Want to see one of Nature’s Seven Wonders? Look no further than Mammoth Cave.
Mammoth Cave is designated a World Heritage Site which along with the Taj Mahal, Machu Picchu, and Galápagos Islands puts it in a rare category of places that have “outstanding universal value to humanity.” In short, these are places with a big Wow Factor.
I toured around Mammoth Cave with my friend Carrie for a couple of days and, oh yes, we were wowed.
Mammoth Cave has 400 miles of underground passages making it the world’s largest cave system. It all starts at the historic entrance with a long flight of stairs descending into the cool, dark passageway.
Inside there are lighted paths and a newly revamped walkway that makes trekking through the cave a lot easier than in years past when you had to sidestep around boulders and crevices.
This is an unusual time to visit Mammoth Cave because the National Park covid rules eliminated guided group tours. That meant we were left alone to wander at our own pace without being hustled along in a crowded tour. What a joy to be let loose and free in the cave – just like we were adults or something!
The self-guided tour was 1.5 miles long and park rangers were stationed randomly along the path to answer questions or tell amusing stories about the history of the cave. We spent a long time below ground marveling at the enormous caverns. It’s like being inside a cathedral that Nature made.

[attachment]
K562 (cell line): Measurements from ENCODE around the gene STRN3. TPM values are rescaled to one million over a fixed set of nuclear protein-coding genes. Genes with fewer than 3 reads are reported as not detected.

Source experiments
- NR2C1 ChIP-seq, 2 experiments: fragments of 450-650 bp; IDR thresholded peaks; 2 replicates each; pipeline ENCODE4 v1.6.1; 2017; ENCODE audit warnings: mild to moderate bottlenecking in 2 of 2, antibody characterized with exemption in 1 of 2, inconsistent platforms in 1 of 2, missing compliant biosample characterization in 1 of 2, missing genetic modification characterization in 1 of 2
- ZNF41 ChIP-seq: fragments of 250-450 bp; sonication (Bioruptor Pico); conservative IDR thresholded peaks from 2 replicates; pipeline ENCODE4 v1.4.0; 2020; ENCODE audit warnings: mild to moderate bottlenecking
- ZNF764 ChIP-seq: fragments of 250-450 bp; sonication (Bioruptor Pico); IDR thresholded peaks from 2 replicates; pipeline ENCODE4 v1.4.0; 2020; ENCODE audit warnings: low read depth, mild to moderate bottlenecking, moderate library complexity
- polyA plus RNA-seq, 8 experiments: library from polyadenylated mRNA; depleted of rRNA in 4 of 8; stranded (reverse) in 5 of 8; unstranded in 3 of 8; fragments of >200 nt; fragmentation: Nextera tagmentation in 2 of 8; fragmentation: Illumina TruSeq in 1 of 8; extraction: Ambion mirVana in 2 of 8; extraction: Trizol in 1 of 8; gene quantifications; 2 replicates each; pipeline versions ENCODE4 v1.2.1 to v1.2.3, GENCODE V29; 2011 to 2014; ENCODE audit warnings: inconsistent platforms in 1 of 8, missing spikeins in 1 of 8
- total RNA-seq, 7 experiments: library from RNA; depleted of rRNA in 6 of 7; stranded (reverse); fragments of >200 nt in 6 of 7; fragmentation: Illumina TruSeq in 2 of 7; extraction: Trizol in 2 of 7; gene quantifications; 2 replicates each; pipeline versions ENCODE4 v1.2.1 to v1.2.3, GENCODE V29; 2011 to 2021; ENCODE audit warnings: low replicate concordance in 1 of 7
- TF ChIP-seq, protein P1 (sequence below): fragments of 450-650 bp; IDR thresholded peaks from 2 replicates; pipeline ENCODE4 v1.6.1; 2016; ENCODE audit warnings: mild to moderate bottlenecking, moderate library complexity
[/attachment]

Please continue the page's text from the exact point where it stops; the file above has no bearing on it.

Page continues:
The rest of Mammoth Cave National Park is also wonderful with around 53,000 acres of woodlands and rivers waiting for you to explore. And the campus around the Visitor Center is just as pretty, with walkways leading to picnic areas and cabins.
The park has a lodge (hotel rooms, restaurant), tiny historic cabins (built in the 1930’s, newly renovated) and a campground (shady and cool). I chose the campground to give Carrie her first RV experience (happy camper).
The interior roads of the National Park are perfect for bicycle riding. There’s little traffic and the roads wind through a deep forest. There’s some thigh-killer hills here, but the electric bikes helped pull us to the top.
Found a couple of old churches from the 1800’s on our ride. Unlatch the door and walk right in.
We took the ferry across Green River to picnic on the other side of the park. Big hills on this side – oh my thighs!
We stopped for ice cream at the Visitor Center and caught an evening lecture at the amphitheater. Perfect day.
Our Mammoth Cave trip ended with a marshmallow roast just to round out the camping experience. I think Carrie is hooked now.
Want to see natural splendor, deep forest, and a Wonder of the World? It’s all right here at Mammoth Cave!
Have you been?